In view of this and more, it can hardly be said that Timmerman is engaged in anything remotely resembling professional journalism, let alone divulging expertise on Iran, or even worse, the MEK.
The claim that "more recently, MEK operatives inside Iran have carried out hit-and-run terrorist attacks on regime officials" is a sheer lie, and Timmerman cannot put forth even a single instance of credible information to back up his claim. He is apparently referring to the recent ludicrous allegations by Iran's intelligence minister and government-controlled media that are reminiscent of Hollywood tales like "Where Eagles Dare" where Richard Burton's character was told to say he acted alone as he was preparing to land on a Nazi-held castle.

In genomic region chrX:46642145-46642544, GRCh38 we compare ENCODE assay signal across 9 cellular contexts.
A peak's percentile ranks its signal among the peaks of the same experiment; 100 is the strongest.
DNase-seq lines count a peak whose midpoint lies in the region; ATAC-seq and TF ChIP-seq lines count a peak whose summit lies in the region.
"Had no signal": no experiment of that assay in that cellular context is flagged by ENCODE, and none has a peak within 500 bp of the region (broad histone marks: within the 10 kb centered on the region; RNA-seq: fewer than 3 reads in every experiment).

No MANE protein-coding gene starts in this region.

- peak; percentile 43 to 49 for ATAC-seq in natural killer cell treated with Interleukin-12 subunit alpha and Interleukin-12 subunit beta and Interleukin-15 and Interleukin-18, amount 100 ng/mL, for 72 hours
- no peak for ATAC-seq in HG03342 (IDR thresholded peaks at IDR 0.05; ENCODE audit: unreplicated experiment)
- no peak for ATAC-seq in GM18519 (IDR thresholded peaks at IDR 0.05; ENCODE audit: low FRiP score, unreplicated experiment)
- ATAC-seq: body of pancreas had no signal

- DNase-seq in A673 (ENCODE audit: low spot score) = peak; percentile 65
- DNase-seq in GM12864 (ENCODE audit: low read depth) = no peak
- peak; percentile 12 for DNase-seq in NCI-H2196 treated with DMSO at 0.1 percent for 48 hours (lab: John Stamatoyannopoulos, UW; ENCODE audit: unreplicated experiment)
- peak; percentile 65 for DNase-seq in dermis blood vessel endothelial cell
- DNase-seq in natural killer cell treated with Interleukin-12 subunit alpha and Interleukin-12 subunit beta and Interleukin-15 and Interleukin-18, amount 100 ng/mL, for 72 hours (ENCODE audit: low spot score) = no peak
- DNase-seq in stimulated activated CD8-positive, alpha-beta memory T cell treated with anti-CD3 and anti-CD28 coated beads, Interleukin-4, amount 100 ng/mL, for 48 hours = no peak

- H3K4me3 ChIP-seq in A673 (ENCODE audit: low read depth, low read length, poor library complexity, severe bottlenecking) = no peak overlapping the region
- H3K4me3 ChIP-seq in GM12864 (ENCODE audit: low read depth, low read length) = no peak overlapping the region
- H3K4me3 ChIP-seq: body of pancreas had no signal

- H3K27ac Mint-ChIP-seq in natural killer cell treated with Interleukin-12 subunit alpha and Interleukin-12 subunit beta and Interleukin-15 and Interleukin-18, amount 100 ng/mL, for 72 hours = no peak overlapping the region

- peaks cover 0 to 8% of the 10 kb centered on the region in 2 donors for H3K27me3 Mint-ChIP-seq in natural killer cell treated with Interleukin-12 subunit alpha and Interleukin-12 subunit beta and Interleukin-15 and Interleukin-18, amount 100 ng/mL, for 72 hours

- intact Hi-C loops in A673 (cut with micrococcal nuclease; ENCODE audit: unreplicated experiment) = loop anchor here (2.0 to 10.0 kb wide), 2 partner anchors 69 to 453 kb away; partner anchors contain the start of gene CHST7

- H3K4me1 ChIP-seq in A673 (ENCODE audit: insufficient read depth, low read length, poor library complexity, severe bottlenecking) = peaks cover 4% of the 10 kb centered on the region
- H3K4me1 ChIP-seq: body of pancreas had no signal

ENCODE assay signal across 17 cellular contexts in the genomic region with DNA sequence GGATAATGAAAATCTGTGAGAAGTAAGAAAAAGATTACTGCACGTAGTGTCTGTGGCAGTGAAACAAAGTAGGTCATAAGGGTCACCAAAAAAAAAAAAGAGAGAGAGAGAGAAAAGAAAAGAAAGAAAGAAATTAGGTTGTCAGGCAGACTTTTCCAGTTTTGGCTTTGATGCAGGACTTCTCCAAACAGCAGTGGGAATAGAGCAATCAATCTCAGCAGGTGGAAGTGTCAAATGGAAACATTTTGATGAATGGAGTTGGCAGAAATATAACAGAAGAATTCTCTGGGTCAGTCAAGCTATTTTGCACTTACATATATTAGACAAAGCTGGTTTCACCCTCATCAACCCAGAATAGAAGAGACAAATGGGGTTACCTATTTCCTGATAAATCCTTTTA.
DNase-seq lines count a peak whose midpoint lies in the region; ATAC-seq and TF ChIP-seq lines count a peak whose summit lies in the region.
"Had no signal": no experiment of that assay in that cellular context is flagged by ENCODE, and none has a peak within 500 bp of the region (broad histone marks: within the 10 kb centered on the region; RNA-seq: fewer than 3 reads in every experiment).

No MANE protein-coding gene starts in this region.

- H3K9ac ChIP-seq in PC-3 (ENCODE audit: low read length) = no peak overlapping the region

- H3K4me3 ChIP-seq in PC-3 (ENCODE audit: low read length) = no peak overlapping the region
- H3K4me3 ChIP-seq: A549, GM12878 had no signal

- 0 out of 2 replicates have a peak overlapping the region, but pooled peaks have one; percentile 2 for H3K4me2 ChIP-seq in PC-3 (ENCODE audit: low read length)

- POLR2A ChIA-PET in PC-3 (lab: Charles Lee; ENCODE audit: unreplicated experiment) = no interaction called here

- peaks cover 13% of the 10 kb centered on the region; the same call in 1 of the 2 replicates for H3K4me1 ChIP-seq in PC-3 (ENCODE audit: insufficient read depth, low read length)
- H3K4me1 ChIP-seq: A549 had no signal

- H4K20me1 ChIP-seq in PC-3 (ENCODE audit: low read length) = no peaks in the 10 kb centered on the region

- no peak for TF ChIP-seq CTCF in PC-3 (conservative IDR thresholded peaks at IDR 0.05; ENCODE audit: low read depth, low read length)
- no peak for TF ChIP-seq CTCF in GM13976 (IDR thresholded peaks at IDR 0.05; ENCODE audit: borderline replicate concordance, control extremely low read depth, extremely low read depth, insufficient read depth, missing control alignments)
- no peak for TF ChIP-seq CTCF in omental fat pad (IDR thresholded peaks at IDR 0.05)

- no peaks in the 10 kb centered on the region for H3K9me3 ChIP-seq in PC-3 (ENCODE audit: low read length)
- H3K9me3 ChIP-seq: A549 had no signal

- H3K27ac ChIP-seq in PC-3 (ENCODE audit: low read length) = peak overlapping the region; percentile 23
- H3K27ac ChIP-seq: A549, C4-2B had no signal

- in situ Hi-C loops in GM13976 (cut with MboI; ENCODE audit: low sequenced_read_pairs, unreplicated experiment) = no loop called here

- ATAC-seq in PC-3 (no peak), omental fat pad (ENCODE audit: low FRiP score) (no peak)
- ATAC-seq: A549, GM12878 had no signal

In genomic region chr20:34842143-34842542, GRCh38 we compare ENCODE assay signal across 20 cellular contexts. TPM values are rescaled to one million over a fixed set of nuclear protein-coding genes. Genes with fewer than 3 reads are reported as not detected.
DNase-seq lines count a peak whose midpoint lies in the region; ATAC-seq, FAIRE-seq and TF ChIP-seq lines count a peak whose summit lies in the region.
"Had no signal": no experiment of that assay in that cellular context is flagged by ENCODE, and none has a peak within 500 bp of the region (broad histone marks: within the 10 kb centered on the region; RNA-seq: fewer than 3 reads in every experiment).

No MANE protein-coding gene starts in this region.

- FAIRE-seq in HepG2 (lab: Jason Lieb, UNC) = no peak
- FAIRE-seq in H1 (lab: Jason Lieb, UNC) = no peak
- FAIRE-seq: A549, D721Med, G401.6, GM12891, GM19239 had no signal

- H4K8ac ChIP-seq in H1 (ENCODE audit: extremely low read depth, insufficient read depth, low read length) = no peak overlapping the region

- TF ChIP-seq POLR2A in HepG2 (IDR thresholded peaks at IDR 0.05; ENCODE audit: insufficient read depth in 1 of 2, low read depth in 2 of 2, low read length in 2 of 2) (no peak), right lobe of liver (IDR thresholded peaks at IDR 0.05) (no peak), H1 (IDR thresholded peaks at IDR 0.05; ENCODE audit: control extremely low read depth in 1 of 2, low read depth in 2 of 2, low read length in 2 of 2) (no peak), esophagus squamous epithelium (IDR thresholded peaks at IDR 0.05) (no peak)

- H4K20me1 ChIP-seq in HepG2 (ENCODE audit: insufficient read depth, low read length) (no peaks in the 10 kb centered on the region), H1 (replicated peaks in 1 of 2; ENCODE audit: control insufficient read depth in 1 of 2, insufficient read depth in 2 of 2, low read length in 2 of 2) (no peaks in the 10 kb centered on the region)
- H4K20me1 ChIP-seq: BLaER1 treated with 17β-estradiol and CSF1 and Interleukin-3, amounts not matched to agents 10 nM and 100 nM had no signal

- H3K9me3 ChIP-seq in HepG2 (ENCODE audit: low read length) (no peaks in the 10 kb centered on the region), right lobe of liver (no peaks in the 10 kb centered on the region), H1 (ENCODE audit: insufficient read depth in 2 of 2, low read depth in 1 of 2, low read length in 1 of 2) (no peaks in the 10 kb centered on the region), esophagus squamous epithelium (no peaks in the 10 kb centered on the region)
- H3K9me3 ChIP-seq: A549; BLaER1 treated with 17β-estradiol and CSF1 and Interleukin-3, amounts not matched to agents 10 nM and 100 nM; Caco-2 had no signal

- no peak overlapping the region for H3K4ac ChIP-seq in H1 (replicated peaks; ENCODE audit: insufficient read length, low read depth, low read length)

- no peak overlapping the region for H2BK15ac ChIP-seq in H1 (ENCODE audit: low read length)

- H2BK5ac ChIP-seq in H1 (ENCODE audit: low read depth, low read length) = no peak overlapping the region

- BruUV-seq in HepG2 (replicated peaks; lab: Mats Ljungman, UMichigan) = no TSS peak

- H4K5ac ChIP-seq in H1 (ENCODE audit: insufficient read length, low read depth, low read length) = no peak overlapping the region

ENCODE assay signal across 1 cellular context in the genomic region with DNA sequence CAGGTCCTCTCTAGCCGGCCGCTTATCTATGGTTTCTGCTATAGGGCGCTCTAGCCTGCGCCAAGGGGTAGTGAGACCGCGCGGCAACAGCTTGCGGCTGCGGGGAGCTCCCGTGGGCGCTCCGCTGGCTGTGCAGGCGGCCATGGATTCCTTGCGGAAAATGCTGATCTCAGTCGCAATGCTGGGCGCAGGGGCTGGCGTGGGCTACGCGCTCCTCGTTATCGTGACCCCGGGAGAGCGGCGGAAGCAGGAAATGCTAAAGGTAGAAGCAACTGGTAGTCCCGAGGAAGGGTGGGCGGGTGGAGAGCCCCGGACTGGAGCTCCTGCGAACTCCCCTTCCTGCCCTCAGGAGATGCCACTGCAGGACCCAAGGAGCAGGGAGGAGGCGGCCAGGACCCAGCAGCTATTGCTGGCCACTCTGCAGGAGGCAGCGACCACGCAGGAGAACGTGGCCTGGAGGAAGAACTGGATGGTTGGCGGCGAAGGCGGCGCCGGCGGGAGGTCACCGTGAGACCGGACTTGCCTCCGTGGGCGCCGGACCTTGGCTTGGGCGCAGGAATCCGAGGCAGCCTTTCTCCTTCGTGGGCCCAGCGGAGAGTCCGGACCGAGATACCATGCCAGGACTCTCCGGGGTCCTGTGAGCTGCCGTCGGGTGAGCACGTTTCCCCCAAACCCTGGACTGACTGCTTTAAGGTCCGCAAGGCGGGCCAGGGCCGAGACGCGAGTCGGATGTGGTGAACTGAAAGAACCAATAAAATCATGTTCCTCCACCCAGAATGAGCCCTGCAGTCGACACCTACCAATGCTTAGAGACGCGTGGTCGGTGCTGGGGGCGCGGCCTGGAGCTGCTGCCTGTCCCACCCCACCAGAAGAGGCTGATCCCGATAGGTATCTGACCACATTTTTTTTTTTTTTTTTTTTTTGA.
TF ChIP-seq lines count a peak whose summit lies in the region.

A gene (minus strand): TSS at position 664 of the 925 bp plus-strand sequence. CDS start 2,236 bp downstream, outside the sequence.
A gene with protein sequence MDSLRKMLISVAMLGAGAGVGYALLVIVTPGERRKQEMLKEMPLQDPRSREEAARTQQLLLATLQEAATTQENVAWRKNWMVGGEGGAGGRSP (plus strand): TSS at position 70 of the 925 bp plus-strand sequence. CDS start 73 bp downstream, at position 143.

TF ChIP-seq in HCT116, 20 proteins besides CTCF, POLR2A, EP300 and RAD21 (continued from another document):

As for the MEK, it has no weapons, and voluntarily handed over the ones it had kept for self-defense in Ashraf to US forces in 2003. It has also persistently rejected terrorism and violence, something explicitly mentioned in European court rulings and documented in US agreements with Camp Ashraf residents.
This was proven by seven court rulings in recent years in Europe, which struck down similar politically motivated allegations, after which both the EU and British governments removed the MEK from their own terror lists.
And more recently, in a unaminous judgment on July 16, the US Federal Appeals Court ruled that the Department of State had erred in maintaining the MEK on its watchlist. The three-judge panel ordered the Secretary of State to reconsider that decision, citing not only procedural defects and due process violations, but also suspect and flawed evidence in the record.